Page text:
Thousands demonstrated in London against new COVID-19 restrictions issued amid a concerning increase in cases.
Many of the protesters in Trafalgar Square were not wearing masks and said they were sick of restrictions imposing on their freedoms.
Ten people were arrested during the protest and four police officers were injured in clashes with protesters, London's Metropolitan Police confirmed to Euronews.
"We remain in a public health crisis and gathering in large numbers puts your health, and the health of your family, at risk," police warned in a tweet prior to the event.
The Met Police also said that it would not tolerate violence and hostility towards police officers or members of the public.
In a statement, the Met acknowledged that protests are exempt from the "rule of six" - which forbids gatherings of more than six people - but warned that social distancing must be followed.
Later, police said crowds "have not complied with the conditions of their risk assessment and are putting people in danger of transmitting the virus," meaning the event was no longer exempt.
The protest organisers said that tens of thousands of people had protested while police said they did not have an estimate of the number.
“I know there is great frustration to these regulations, but they have been designed to keep everyone safe from what is a lethal virus. By flagrantly gathering in large numbers and ignoring social distancing, you are putting your health and the health of your loved ones at risk," said Commander Ade Adelekan, who is leading the Met operation.
Meanwhile, Health Secretary Matt Hancock said he "recognise[d] the burden and impact these additional measures have on our daily lives but we must act collectively and quickly to bring down infections."
Britain has been the most heavily impacted country in Europe by the pandemic, with nearly 42,000 deaths due to COVID-19.
Nearly half of Wales, including the capital Cardiff, will be subject to local movement restrictions.
Welsh Health Minister Vaughan Getting announced on Friday that from 6 p.m. Sunday, people would be prohibited from entering or leaving the cities of Cardiff and Swansea without a valid reason, such as work or school. The same provisions will come into force the day before in Llanelli.
Several European countries have issued new restrictions to curb the spread of the virus as experts call increasing hospitalisations "worrying".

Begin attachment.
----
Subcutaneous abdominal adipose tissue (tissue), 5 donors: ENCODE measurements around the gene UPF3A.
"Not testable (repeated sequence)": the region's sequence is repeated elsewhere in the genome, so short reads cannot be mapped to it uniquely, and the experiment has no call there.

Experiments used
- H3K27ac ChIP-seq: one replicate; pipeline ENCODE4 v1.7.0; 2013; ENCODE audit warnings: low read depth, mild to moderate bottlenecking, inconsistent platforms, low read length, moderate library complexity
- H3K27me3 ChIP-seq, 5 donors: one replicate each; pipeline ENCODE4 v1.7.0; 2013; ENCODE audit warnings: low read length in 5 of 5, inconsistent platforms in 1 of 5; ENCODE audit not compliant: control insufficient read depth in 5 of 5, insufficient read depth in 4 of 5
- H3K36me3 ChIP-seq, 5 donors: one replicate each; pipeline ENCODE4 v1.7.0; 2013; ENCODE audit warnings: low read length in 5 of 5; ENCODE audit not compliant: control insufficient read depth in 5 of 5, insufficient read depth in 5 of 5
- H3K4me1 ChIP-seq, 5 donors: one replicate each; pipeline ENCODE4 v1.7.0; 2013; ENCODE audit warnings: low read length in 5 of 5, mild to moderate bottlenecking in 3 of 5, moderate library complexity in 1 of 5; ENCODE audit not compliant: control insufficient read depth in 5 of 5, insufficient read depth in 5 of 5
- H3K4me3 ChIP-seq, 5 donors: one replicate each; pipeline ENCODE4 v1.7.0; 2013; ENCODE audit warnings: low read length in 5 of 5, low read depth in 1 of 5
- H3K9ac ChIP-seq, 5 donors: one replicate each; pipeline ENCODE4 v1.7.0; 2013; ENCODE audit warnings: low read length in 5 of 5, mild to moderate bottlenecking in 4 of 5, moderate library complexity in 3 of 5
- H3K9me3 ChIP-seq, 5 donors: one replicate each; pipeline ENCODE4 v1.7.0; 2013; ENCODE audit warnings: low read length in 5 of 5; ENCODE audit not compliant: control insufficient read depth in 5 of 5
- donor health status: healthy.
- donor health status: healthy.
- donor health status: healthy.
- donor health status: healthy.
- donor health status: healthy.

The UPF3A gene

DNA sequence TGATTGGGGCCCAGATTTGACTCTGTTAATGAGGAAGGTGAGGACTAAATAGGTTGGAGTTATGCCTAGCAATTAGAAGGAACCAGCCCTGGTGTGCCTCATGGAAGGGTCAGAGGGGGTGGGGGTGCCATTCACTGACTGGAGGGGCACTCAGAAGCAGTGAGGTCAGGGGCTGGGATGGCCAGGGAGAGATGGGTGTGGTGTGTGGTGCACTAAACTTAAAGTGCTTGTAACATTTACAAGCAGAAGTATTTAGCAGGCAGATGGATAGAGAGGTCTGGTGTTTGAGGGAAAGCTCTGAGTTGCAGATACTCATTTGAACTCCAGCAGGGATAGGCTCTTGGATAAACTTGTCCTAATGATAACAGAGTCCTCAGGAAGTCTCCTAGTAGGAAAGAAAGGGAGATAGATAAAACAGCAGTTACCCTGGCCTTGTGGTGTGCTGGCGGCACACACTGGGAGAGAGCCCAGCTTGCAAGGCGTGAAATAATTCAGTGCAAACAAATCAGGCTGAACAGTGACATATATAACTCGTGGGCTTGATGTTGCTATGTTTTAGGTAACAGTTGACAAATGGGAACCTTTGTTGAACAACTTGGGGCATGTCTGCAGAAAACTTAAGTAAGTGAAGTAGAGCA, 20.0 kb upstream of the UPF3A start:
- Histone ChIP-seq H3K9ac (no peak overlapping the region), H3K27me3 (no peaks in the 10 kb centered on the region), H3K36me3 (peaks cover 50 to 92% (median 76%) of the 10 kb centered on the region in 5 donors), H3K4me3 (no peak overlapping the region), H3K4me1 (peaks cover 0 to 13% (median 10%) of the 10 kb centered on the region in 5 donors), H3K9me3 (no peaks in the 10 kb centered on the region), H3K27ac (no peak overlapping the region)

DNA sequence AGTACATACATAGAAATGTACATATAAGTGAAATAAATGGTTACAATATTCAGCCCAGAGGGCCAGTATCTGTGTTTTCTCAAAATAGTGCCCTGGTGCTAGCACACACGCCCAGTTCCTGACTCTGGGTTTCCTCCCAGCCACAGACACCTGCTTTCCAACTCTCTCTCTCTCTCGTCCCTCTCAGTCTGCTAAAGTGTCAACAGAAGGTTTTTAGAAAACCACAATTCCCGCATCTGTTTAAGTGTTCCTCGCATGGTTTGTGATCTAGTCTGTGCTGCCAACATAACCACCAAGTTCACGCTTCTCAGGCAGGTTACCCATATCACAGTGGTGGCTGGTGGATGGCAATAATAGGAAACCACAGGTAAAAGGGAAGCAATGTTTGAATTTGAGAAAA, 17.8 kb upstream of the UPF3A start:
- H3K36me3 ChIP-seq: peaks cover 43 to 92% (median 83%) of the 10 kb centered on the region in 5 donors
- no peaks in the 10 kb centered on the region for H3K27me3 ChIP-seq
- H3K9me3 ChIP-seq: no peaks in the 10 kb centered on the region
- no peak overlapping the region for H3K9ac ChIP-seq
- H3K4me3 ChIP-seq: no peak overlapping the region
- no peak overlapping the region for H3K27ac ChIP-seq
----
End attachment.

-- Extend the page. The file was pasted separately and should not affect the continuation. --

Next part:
The Madrid region, the epicentre of the pandemic in Spain, is preparing to extend the restrictions already in place to new areas. From Monday, around 167,000 additional residents will only be able to leave their neighbourhood for specific reasons: to go to work, to go to the doctor or to take their children to school.
In total, just over a million people, out of a total of 6.6 million, are now subject to these new restrictions in the Madrid region. These measures were, however, deemed insufficient by the Spanish government, which called for them to be extended to the entire capital.
Meanwhile, in Australia, the health minister of Victoria has resigned in the fallout from an inquiry into why security guards were used instead of police or the military at quarantine hotels. Lapses in security at the hotels were given as the major reason for a second wave of COVID-19 cases.
Victoria reported just one more coronavirus death as Melbourne’s new case average continued to fall. The death took the state toll to 782 and the national figure to 870. There were 12 new cases, while Melbourne’s 14-day average fell again on Saturday to 23.6.
Melburnians, who have been in lockdown for more than a month, are waiting for the easing of restrictions on Monday. It's expected to include a staged return to school for some students and outdoor gatherings of five people from two households.